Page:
Assessment in Reader`s Workshop

Report
Assessment in Reader’s
Workshop
STUDENT ACCOUNTABILITY
ASSESSMENT
Student Accountability
RESPONDING TO LITERATURE
IN THE
READER’S NOTEBOOK
I ask students to use task sheets when I
just want them to do a quick task
during Reading Workshop time.
I want my students reading for the
majority of the Workshop time and am
careful not to always give them tasks
that take up the entire time that should
be spent reading self-selected texts
from their book box.
http://www.scholastic.com/teachers/top_teaching/2009/11/readers-notebook
Other Ideas for Responding to Reading
 make suggestions to other
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readers
talk about text
reflect in writing
question the text
sketch ideas about texts
write to the author
book clubs
inquiry projects
book reviews
reader’s theater
blog about it
 25% retell what happened-
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75% react to what
happened
book talks
letter to teacher
make a story board
make a CLOZE activity
make the book into a play
re-read the book with cool
voices
practice reading like a
teacher
rewrite an ending
We need to remember that
what we do AFTER
reading is not more
important than READING
itself.
Assessment
ASSESSING THE NOTEBOOK
PERFORMANCE ASSESSMENTS
DRA
Reader’s Notebook Rubric
Reader’s Name: __________________Date: ___________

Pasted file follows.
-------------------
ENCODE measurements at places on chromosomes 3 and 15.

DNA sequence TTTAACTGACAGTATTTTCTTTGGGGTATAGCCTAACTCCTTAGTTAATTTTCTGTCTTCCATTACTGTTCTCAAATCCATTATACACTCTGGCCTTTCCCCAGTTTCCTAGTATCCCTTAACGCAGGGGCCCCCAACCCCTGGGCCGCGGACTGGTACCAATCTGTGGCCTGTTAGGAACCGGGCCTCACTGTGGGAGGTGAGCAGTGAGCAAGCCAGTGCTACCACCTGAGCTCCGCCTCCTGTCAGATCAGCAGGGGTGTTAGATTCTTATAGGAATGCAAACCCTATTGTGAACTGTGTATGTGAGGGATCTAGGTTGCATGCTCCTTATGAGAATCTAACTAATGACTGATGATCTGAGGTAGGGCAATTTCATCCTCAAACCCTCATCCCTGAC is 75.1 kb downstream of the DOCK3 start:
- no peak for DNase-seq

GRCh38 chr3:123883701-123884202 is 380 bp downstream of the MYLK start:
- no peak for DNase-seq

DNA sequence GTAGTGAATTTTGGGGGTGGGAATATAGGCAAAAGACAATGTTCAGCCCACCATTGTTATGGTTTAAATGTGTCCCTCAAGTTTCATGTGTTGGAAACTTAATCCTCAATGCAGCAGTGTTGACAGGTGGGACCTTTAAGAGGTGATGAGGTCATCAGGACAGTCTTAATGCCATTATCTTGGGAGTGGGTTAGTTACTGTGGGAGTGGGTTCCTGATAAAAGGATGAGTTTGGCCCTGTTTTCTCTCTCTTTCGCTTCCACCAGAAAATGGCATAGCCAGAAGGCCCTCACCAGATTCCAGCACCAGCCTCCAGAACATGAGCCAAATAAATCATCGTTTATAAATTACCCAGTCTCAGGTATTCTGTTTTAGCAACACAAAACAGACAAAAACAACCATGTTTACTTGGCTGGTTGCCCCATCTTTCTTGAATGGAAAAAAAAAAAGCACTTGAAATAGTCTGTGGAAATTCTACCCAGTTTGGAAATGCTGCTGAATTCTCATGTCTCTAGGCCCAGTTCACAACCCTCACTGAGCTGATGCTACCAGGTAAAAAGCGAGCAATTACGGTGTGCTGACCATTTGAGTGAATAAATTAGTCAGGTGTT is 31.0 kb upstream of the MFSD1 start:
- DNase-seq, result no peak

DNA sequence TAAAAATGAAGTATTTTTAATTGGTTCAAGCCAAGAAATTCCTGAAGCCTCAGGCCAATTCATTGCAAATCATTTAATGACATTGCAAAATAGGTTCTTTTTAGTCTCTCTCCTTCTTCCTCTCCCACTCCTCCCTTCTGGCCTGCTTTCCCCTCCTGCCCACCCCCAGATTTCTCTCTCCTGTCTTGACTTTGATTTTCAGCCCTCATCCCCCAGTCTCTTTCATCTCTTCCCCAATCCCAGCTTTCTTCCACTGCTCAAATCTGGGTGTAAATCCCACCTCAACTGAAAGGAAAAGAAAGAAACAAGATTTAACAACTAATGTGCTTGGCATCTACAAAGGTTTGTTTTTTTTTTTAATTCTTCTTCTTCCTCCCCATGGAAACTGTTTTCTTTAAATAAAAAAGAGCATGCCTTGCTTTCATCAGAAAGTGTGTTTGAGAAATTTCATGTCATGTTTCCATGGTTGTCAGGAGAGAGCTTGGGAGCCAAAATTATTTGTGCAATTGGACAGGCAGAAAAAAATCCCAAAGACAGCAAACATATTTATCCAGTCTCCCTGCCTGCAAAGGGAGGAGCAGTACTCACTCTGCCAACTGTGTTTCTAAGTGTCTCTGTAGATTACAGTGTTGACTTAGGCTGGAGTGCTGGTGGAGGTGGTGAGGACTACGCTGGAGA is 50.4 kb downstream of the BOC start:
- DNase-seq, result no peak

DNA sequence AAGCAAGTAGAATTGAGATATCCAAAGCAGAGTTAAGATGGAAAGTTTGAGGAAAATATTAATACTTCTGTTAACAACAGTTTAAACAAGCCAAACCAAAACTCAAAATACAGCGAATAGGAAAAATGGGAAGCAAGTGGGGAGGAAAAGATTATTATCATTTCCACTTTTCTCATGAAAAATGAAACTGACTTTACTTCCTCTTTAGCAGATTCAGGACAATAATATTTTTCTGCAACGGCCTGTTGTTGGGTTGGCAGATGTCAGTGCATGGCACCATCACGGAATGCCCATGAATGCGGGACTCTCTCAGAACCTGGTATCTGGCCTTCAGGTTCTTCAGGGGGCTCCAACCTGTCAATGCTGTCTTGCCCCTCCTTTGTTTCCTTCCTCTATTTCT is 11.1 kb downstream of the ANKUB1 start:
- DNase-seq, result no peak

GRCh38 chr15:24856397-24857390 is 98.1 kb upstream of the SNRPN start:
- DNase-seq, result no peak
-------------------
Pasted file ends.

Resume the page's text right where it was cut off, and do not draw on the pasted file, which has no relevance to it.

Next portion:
Outstanding
Satisfactory
Unsatisfactory
Student records all books
read on his/her reading
log.
Student’s reading log
reflects an appropriate
amount of books
completed based on the
student’s reading level.
Student accurately
identifies the genre for
each book recorded.
Student is reading a
variety of genres.
Student sets reading
goals that will help
him/her become a better
reader.
Student accurately
records all handout titles
on his/her
Mini-Lesson Handout
Table of Contents
Student’s IDR tasks are
thoughtfully written and
reflect good comprehension
of the text.
Student’s notebook is
organized and in good
condition.
http://www.scholastic.com/teachers/top_teaching/2009/11/readers-notebook
Performance Assessment
Kindergarten – Dana Reasner
First Grade – Tammy Swanson
Second Grade – Pam Matthews
Third Grade – Deanna Lawrence
Fourth Grade – Stacy Gildner
Teacher’s College Performance Assessment
http://readingandwritingproject.com/resources/assessments/performance-assessments.html
Link to New York Performance Assessment
http://schools.nyc.gov/Academics/CommonCoreLibrary/TasksUnitsStudentWork/default.htm
DRA
2012-13 to be used by K-1
 Overview
 Look through kits
 Discussion
Pros and Cons of Leveling Books for DRA
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Pros
Provides support for
teachers’ decision
Provides support for
readers making
appropriate selections
Encourages teachers to
attend to the supports and
challenges in texts
Provides novice teachers
with a place to start
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Cons
Problems with criteria used
in leveling text
Readers see themselves as
a level rather than a reader
Overemphasis on decoding
in leveling
Limits access to reading
material
Takes ownership and
responsibility away from
readers
Some Final Considerations
Grading = Placing Numeric Value on Products and
Processes
 It is all Subjective.
 Grade portfolios of work, not single pieces where
possible.
 Involve Students!
Every minute spent
assessing may be better
spent teaching if we don’t
USE the information
generated.

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